Footprints of Uprooted Lives
Now in print & available for purchase.
Two totalitarian powers were unleashed upon three Baltic states during World War II. The tiny country of Estonia had been occupied by German and Soviet forces. On September 22nd, 1944, units of the Red Army captured the capital of Estonia marking a change in foreign regimes and the beginning of an occupation that would last for nearly fifty years.
It was September 23rd and this was Koidula Roiser's last opportunity to made a bid for freedom. Like thousands of others who took to the sea on just about anything that floated, she risked her life in search of freedom. With steely determination, she announced, "I will swim across the ocean if I have to, but I'm not staying here."
The sea rose around the Walnut ship like many great angry skyscrapers, turbulent and unforgiving. The ship's pump had stopped working, the icy sea water was rising dangerously close to the steam engine. A minesweeper meant for a small crew now held hundreds of lives of human cargo. Would she make the trip across the Atlantic during a stormy December?
While some refugees fled their homeland for freedom during the war, other's were later dependent upon the compassion of bureaucrats. Written by an immigrant's daughter, this is a story based on actual events and characters about lives that were ravaged by time and circumstance. These are the footprints left by the journeys of uprooted lives.
Copyright © 2017 by Tiiu Roiser
Coledale Road, Markham, Ontario, Canada L3R 7W9
In memory of my mother Koidula.
For my son – may this collection of stories and memories give you the opportunity to learn about family members of long ago. May you come to know them through my words and theirs. May you witness their dreams, sorrows, hardships, joys, service to others and love of God.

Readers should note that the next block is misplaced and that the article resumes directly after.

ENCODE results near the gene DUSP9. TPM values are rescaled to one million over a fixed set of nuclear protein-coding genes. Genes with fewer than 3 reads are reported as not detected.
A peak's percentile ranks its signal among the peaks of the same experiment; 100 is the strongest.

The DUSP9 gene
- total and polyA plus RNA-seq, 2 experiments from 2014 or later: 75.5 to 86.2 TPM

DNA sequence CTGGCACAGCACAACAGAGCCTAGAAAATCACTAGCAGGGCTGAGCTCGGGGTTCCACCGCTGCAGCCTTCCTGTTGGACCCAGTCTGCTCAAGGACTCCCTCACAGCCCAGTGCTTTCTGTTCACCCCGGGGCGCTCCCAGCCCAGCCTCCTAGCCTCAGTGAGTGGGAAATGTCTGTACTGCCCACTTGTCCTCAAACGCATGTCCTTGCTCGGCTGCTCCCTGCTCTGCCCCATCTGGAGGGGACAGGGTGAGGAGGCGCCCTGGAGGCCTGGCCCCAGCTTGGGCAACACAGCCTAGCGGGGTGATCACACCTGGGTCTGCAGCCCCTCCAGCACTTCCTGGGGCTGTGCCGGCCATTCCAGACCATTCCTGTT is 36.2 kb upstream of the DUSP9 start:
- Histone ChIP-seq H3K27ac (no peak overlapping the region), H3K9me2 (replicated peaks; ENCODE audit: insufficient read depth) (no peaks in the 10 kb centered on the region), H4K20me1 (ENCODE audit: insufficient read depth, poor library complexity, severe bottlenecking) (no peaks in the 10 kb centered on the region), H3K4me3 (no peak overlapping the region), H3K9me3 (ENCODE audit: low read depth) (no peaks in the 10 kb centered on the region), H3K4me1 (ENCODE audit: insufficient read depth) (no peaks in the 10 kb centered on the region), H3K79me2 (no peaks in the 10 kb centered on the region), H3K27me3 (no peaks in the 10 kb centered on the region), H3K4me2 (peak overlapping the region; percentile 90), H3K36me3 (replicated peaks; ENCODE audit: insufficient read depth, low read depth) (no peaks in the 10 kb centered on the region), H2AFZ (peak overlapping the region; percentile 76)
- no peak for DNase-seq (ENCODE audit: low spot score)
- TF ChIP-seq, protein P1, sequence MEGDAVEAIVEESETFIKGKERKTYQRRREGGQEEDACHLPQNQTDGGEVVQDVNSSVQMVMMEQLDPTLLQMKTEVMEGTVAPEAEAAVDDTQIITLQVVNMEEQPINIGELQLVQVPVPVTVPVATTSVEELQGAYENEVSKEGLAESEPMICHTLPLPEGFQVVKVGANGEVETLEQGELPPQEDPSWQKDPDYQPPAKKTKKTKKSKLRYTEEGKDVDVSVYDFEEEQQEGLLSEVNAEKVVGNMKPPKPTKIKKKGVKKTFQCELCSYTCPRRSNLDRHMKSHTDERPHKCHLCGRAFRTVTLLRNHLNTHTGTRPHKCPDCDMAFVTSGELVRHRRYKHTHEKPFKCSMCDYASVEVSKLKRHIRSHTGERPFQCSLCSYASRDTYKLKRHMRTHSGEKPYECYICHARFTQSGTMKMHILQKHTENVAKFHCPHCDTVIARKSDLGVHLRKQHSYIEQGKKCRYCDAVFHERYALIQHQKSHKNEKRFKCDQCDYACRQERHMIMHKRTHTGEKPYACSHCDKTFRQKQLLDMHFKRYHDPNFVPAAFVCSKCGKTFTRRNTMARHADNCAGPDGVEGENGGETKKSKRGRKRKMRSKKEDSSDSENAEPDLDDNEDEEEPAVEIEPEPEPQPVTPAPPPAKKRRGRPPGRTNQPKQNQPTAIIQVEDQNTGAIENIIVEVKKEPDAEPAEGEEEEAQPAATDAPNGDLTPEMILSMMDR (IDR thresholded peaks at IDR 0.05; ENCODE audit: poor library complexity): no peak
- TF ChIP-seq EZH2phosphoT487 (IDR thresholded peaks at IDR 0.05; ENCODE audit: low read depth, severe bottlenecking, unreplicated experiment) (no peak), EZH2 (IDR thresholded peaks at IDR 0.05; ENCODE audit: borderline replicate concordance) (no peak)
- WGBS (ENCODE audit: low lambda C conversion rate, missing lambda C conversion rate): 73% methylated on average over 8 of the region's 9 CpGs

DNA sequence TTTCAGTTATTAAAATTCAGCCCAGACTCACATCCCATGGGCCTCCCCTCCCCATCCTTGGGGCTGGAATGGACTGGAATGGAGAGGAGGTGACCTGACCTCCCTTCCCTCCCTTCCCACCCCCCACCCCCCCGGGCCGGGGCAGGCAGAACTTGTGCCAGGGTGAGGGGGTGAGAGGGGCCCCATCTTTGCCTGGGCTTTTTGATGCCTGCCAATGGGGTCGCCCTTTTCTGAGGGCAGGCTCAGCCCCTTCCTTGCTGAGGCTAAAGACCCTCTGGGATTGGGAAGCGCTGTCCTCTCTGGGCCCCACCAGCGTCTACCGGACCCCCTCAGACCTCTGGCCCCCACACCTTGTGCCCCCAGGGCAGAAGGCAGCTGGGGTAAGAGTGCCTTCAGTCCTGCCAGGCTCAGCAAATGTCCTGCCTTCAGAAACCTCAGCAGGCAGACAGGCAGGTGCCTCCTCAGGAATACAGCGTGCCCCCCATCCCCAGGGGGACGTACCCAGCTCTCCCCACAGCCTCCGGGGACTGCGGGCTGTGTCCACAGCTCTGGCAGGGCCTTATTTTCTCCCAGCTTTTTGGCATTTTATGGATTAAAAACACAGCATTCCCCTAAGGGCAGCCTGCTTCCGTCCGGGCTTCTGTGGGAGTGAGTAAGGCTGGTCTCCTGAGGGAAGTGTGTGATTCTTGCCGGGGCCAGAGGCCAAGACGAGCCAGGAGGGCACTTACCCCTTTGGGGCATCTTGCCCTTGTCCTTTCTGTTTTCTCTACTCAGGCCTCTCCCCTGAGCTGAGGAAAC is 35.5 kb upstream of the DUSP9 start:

For my sister – who never knew about the little box and the letters contained therein and who helped to fill in memories I’d forgotten.
For my husband – who took care of everything while I sat behind a computer and wrote.
This book is also written for all the people displaced during the Second World War – for all those that had to leave behind everything that they knew and held dear.
While roses are flashy flowers that draw attention to themselves by their beauty, no-one notices the quiet, tiny violets growing at our feet. Beware of the rose’s thorns hidden amongst their leaves and behold the simple unassuming beauty in the bloom of the violet.
For my mother – humble, modest and unpretentious - a flower that was ravaged by the winds of war.
For my grandmother - a simple woman with caring, loving hands, whose life was spent helping all those around her.
A note from the author....
The passing on of oral histories was the norm in days long ago, as children sat and listened to their elders speak of times gone by. These days, everyone seems to be too busy with activities of every type to just sit and talk with one another. Some of us don't even live near our relatives.
"We'll talk about this the next time we visit," is a statement I hear often. But, none of us know when our time here on earth may be over and what if it is too late? Wonderful stories and recollections may be forever lost. I strongly urge everyone to take the time now, today, to meet up with your relatives and talk. Look at old photographs and record the stories.
As each generation passes on, the next becomes the keeper of the memories entrusted to us. They are like heirlooms of history, priceless antiques to be cherished. May this book encourage you to share your family history with your loved ones.
Page last updated: March 23, 2017